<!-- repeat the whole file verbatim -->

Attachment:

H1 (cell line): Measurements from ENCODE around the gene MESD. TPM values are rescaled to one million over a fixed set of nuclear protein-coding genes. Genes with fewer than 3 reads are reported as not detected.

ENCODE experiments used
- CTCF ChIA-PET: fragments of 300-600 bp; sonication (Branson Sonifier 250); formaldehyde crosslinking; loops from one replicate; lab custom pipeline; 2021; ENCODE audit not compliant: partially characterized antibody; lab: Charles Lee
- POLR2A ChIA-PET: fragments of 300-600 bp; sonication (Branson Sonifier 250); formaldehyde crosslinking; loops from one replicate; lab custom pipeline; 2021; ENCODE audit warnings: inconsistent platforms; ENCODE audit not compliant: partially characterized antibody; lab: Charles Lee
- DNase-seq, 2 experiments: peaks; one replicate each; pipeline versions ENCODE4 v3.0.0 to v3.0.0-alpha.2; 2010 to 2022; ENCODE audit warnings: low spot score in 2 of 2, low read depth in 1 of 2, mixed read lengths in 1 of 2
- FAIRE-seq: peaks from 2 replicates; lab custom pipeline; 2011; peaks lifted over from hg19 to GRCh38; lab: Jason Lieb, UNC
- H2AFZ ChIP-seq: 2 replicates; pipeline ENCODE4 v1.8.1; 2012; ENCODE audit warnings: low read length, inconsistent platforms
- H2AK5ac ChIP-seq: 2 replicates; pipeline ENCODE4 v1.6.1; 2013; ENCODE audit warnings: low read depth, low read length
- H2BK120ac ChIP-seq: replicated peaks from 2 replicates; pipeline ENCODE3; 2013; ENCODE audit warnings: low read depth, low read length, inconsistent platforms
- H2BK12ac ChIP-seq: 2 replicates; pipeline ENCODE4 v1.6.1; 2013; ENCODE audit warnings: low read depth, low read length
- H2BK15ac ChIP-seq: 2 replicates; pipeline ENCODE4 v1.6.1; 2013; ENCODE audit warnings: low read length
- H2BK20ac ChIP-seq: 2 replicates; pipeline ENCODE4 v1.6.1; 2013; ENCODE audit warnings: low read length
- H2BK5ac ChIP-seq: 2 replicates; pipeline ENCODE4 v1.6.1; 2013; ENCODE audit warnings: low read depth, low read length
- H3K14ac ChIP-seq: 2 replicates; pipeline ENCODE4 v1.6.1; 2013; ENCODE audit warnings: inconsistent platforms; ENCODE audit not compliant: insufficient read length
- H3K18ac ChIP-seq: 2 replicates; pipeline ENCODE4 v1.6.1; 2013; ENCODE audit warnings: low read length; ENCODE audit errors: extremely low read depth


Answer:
H1 (cell line): Measurements from ENCODE around the gene MESD. TPM values are rescaled to one million over a fixed set of nuclear protein-coding genes. Genes with fewer than 3 reads are reported as not detected.

ENCODE experiments used
- CTCF ChIA-PET: fragments of 300-600 bp; sonication (Branson Sonifier 250); formaldehyde crosslinking; loops from one replicate; lab custom pipeline; 2021; ENCODE audit not compliant: partially characterized antibody; lab: Charles Lee
- POLR2A ChIA-PET: fragments of 300-600 bp; sonication (Branson Sonifier 250); formaldehyde crosslinking; loops from one replicate; lab custom pipeline; 2021; ENCODE audit warnings: inconsistent platforms; ENCODE audit not compliant: partially characterized antibody; lab: Charles Lee
- DNase-seq, 2 experiments: peaks; one replicate each; pipeline versions ENCODE4 v3.0.0 to v3.0.0-alpha.2; 2010 to 2022; ENCODE audit warnings: low spot score in 2 of 2, low read depth in 1 of 2, mixed read lengths in 1 of 2
- FAIRE-seq: peaks from 2 replicates; lab custom pipeline; 2011; peaks lifted over from hg19 to GRCh38; lab: Jason Lieb, UNC
- H2AFZ ChIP-seq: 2 replicates; pipeline ENCODE4 v1.8.1; 2012; ENCODE audit warnings: low read length, inconsistent platforms
- H2AK5ac ChIP-seq: 2 replicates; pipeline ENCODE4 v1.6.1; 2013; ENCODE audit warnings: low read depth, low read length
- H2BK120ac ChIP-seq: replicated peaks from 2 replicates; pipeline ENCODE3; 2013; ENCODE audit warnings: low read depth, low read length, inconsistent platforms
- H2BK12ac ChIP-seq: 2 replicates; pipeline ENCODE4 v1.6.1; 2013; ENCODE audit warnings: low read depth, low read length
- H2BK15ac ChIP-seq: 2 replicates; pipeline ENCODE4 v1.6.1; 2013; ENCODE audit warnings: low read length
- H2BK20ac ChIP-seq: 2 replicates; pipeline ENCODE4 v1.6.1; 2013; ENCODE audit warnings: low read length
- H2BK5ac ChIP-seq: 2 replicates; pipeline ENCODE4 v1.6.1; 2013; ENCODE audit warnings: low read depth, low read length
- H3K14ac ChIP-seq: 2 replicates; pipeline ENCODE4 v1.6.1; 2013; ENCODE audit warnings: inconsistent platforms; ENCODE audit not compliant: insufficient read length
- H3K18ac ChIP-seq: 2 replicates; pipeline ENCODE4 v1.6.1; 2013; ENCODE audit warnings: low read length; ENCODE audit errors: extremely low read depth